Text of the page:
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Oil-spill cleanup estimated to cost $53 million

Councillor says company must learn lessons
Crews work at the site of the Plains Midstream Canada oil spill on the Red Deer River.

The company handling an oil pipeline leak in west-central Alberta estimates it will spend more than $53 million to clean up and restore the area.

The cost was reported in a quarterly report by Plains All American - a subsidiary of pipeline owner Plains Midstream Canada.

Up to 3,000 barrels of light sour crude oil leaked into the Red Deer River near Sundre in June.

The report said the cleanup cost is based on the company's prior experience and after consulting its environmental specialists.

The company said remediation costs might be more than estimated, but it has adequate reserves for all "probable and reasonably estimated costs."

Paddy Munro, a councillor for Mountain View County, where the leak occurred, said it is a harsh reality check for the company. "They've got to be learning some lessons," Munro said.

The report acknowledged that there are likely to be other spills that will have to be dealt with.

"Although we believe that our efforts to enhance our leak prevention and detection capabilities have produced positive results, we have experienced (and likely will experience future) releases of hydrocarbon products into the environment from our pipeline and storage operations," the report said.

"The inclusion of additional miles of pipe in our operations may result in an increase in the absolute number of releases company-wide compared to prior periods."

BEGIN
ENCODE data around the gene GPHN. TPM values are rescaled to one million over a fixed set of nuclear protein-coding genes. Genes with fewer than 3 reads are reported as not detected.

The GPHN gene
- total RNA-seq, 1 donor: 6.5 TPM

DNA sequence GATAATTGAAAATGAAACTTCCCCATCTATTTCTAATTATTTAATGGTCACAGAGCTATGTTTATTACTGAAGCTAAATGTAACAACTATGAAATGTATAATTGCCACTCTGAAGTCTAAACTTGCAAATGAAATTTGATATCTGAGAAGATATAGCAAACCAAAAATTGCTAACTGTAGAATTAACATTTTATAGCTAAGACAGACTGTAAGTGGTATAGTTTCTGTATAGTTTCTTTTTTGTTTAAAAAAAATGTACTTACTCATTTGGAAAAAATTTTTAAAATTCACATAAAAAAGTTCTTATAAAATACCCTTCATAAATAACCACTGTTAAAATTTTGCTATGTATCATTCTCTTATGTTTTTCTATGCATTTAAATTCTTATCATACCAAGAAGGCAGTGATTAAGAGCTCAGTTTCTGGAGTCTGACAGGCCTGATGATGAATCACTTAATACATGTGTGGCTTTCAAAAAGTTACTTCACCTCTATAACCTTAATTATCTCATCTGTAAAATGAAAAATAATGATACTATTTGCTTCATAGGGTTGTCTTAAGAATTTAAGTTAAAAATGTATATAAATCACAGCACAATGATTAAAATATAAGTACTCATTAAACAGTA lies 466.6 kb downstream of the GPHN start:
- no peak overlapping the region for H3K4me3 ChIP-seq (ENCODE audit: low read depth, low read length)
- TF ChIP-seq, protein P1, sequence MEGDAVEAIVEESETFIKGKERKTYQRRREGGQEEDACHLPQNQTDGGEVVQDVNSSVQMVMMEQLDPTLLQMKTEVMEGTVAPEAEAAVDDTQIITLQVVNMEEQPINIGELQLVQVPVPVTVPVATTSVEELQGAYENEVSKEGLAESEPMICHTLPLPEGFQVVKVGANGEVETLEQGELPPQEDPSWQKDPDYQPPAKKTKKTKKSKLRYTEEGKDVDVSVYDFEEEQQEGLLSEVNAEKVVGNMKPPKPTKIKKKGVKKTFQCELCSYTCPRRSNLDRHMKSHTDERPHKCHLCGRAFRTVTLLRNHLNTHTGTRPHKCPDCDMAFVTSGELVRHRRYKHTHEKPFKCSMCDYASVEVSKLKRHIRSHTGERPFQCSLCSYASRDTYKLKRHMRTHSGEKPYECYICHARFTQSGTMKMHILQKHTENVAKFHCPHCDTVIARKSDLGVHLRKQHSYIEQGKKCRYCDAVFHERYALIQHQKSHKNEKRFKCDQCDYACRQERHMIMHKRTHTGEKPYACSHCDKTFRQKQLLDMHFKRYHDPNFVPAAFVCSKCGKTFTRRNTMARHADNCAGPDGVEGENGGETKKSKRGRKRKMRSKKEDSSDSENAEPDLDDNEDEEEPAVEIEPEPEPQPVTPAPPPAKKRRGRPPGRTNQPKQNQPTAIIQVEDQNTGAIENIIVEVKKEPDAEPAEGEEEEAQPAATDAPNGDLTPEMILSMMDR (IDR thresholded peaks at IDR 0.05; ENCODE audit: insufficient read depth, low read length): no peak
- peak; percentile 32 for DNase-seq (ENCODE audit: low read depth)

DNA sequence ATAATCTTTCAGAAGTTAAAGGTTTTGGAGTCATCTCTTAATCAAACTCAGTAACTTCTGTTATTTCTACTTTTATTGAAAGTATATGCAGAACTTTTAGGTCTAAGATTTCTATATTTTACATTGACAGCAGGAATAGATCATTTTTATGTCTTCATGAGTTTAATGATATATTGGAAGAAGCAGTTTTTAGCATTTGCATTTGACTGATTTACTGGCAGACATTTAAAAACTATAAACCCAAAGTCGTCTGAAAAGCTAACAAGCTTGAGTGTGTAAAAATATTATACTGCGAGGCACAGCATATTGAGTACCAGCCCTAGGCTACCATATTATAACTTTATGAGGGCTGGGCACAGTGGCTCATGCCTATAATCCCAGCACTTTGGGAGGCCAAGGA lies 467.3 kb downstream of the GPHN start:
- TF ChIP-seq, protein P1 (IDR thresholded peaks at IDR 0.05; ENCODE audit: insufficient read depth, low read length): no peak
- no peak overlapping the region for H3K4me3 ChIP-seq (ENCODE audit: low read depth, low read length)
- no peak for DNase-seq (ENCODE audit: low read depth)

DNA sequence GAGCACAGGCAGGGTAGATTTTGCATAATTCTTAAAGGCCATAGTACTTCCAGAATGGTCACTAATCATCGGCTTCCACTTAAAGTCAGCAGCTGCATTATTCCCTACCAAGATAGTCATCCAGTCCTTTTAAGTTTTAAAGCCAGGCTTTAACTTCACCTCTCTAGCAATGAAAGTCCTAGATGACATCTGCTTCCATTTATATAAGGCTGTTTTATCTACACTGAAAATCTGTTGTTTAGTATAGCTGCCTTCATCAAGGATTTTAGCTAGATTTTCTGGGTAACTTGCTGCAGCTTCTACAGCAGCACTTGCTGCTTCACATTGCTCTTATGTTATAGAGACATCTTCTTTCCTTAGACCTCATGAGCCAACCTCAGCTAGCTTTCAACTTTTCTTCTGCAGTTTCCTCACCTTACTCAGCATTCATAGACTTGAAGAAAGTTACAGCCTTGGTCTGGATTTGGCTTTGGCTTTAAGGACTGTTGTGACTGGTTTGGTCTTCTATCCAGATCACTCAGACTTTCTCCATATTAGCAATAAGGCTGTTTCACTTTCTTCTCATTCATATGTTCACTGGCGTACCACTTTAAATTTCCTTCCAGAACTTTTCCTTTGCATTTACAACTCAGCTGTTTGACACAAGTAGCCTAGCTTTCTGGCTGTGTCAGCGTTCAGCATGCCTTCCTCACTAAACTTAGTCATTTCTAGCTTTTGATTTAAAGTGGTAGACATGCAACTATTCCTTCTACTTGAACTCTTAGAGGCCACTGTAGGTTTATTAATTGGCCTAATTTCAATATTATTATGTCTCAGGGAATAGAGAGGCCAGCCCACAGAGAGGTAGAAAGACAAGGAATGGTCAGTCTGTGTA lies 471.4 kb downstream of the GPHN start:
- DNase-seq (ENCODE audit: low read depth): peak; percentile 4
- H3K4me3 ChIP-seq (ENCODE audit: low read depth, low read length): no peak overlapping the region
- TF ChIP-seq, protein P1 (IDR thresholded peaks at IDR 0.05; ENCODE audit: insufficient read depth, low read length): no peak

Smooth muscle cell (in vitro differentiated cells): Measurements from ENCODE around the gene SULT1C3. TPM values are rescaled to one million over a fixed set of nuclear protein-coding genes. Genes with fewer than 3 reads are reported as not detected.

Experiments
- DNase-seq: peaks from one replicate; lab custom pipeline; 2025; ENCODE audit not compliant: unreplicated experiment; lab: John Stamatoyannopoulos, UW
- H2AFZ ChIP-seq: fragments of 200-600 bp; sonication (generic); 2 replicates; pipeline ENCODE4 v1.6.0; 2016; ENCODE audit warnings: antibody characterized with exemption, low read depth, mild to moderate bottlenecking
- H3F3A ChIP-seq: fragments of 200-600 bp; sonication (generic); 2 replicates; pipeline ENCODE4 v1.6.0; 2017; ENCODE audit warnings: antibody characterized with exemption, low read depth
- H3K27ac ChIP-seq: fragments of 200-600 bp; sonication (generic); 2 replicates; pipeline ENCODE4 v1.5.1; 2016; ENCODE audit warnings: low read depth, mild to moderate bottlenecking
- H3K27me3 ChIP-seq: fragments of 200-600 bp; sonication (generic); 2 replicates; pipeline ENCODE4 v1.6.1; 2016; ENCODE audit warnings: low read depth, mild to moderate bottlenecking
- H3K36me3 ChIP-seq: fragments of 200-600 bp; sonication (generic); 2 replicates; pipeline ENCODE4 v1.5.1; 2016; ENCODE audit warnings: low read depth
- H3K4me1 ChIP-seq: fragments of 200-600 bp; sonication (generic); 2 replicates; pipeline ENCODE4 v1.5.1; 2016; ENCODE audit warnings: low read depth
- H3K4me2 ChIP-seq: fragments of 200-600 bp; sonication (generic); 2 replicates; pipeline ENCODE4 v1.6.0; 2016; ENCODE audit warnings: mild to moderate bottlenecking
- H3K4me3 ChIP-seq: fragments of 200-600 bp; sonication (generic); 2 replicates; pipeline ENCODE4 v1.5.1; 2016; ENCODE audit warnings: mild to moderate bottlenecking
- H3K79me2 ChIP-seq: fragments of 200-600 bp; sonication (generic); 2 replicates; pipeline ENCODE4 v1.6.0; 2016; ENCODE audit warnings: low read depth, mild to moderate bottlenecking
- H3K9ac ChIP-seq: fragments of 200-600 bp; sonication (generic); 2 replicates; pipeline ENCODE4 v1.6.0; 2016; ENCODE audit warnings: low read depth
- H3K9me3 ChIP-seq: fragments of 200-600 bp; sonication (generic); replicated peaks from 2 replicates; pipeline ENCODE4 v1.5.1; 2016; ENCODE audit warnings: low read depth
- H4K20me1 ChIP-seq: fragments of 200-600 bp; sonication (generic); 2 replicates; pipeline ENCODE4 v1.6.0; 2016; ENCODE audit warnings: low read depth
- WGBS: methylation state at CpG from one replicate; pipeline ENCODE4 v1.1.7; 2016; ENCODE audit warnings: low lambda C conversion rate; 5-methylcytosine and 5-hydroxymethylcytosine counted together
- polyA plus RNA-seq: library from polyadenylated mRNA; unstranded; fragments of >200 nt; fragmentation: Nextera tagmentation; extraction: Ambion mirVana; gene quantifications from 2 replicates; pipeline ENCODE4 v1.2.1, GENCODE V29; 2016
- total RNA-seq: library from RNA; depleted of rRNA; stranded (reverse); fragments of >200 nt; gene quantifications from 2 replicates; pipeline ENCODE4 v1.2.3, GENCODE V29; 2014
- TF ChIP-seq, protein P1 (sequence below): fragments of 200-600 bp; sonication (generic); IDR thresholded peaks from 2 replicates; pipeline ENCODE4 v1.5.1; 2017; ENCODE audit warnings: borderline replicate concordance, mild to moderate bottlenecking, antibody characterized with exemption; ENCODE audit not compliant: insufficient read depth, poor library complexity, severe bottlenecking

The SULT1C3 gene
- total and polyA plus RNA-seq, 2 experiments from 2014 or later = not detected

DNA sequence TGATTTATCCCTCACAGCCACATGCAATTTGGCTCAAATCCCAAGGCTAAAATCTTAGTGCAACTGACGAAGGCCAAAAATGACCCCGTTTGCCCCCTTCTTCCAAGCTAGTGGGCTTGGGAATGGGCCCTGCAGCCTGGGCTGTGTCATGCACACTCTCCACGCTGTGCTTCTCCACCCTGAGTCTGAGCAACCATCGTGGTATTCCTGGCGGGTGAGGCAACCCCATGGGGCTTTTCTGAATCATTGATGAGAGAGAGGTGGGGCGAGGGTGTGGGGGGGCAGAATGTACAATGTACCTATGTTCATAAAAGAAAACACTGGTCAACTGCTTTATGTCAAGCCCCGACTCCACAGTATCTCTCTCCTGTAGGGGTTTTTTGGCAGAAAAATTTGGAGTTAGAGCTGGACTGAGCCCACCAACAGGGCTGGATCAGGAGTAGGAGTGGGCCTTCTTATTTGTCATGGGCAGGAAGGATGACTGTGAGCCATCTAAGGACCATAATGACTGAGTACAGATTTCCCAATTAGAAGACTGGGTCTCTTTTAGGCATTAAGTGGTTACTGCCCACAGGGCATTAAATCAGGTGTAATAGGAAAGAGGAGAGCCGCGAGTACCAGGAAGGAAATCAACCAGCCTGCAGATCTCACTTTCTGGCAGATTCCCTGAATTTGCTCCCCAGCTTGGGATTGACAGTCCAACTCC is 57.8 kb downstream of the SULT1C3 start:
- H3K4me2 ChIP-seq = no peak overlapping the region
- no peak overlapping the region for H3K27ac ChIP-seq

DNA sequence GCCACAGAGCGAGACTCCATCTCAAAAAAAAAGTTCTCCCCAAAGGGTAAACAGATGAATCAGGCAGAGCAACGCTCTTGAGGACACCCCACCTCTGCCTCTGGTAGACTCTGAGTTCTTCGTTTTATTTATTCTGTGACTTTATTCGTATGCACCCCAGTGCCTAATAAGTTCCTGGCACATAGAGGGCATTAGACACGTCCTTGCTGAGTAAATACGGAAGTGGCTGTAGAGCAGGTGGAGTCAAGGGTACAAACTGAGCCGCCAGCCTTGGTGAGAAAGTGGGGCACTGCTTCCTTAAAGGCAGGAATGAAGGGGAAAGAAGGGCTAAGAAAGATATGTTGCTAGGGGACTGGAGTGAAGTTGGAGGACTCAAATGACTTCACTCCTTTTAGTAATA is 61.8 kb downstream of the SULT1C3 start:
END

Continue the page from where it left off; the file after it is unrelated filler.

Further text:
No one from the company could be contacted.

Munro's comments come after his observations from weekly river tours downstream from the spill site.

For more than three weeks, personnel have been trying to expose the faulty section of pipe. The task is proving difficult, Munro said.

"The first thing they did was put a gravel dam around the pipe and they had a whole bunch of pumps out there," he said.

Workers have been trying to hammer six-metre steel casings around the pipe. The casings have interlocking sections that can dam the river so welders can patch the pipe, Munro said.

"So when they pull it from the river, there is a limited chance that a 47-year-old pipe is going to break and leak again."

The report said the cleanup has been completed at about half of the river sites."

"But what does cleaned up mean?" asked Munro. "Is it just the surface? Has it seeped into the gravel?"

Munro said Mountain View County council will meet Plains Midstream Canada president David Duckett this month to discuss the cleanup and how landowners have been treated.

"These people were impacted and Plains will not openly offer any kind of compensation. That doesn't seem right," said Munro.